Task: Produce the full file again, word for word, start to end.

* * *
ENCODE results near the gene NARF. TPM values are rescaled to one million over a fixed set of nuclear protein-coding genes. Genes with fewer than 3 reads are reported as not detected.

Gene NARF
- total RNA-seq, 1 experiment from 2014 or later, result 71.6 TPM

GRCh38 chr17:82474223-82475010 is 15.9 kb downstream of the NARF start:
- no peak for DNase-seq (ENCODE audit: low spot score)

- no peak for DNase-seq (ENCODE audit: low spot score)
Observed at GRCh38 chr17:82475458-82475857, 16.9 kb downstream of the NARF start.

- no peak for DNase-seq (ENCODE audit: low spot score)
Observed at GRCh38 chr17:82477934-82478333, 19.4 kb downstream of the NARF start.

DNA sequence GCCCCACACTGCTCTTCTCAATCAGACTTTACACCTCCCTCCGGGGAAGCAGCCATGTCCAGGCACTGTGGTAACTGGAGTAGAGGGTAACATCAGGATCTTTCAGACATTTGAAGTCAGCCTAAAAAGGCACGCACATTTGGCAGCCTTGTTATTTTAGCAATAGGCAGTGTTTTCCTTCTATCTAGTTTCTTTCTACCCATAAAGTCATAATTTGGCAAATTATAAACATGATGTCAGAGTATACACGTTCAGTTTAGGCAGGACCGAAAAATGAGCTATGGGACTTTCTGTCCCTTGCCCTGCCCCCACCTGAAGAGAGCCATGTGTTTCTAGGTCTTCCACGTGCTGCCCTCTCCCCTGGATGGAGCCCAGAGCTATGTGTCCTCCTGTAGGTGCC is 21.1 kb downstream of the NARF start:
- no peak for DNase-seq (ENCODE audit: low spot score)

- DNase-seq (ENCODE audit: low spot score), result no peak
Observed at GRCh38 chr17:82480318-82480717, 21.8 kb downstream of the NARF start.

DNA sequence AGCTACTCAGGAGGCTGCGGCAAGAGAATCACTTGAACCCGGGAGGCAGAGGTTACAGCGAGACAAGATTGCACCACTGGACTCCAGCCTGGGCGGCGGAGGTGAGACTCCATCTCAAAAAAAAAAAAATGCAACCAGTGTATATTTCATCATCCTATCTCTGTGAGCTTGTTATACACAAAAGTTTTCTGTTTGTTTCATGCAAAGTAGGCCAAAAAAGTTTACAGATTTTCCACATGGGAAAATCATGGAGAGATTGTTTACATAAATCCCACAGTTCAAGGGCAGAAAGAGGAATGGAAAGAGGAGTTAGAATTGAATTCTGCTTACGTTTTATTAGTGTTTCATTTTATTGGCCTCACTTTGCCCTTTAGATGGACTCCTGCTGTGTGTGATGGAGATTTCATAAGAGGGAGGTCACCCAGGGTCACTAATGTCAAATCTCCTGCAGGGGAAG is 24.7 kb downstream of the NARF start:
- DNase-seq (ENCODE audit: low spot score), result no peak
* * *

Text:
ENCODE results near the gene NARF. TPM values are rescaled to one million over a fixed set of nuclear protein-coding genes. Genes with fewer than 3 reads are reported as not detected.

Gene NARF
- total RNA-seq, 1 experiment from 2014 or later, result 71.6 TPM

GRCh38 chr17:82474223-82475010 is 15.9 kb downstream of the NARF start:
- no peak for DNase-seq (ENCODE audit: low spot score)

- no peak for DNase-seq (ENCODE audit: low spot score)
Observed at GRCh38 chr17:82475458-82475857, 16.9 kb downstream of the NARF start.

- no peak for DNase-seq (ENCODE audit: low spot score)
Observed at GRCh38 chr17:82477934-82478333, 19.4 kb downstream of the NARF start.

DNA sequence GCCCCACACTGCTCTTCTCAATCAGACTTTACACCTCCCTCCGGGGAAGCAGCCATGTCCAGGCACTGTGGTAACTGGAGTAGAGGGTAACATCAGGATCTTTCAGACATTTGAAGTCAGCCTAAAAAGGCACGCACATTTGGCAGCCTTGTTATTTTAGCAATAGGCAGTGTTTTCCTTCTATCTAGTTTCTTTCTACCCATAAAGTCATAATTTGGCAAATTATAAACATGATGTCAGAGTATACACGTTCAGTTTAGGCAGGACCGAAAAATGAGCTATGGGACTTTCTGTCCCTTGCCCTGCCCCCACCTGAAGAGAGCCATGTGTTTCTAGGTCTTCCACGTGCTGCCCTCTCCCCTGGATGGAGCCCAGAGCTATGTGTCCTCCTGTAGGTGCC is 21.1 kb downstream of the NARF start:
- no peak for DNase-seq (ENCODE audit: low spot score)

- DNase-seq (ENCODE audit: low spot score), result no peak
Observed at GRCh38 chr17:82480318-82480717, 21.8 kb downstream of the NARF start.

DNA sequence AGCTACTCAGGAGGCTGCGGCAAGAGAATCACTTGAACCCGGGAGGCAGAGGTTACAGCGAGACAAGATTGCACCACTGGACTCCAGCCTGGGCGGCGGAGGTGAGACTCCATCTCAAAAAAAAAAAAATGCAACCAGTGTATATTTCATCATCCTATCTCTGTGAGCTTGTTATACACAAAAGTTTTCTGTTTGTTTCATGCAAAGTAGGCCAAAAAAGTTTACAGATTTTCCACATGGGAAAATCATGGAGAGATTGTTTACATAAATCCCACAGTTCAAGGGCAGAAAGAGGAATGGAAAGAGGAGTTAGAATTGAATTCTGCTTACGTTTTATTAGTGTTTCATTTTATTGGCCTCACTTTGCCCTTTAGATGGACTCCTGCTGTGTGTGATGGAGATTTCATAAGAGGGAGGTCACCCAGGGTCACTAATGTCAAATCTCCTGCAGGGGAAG is 24.7 kb downstream of the NARF start:
- DNase-seq (ENCODE audit: low spot score), result no peak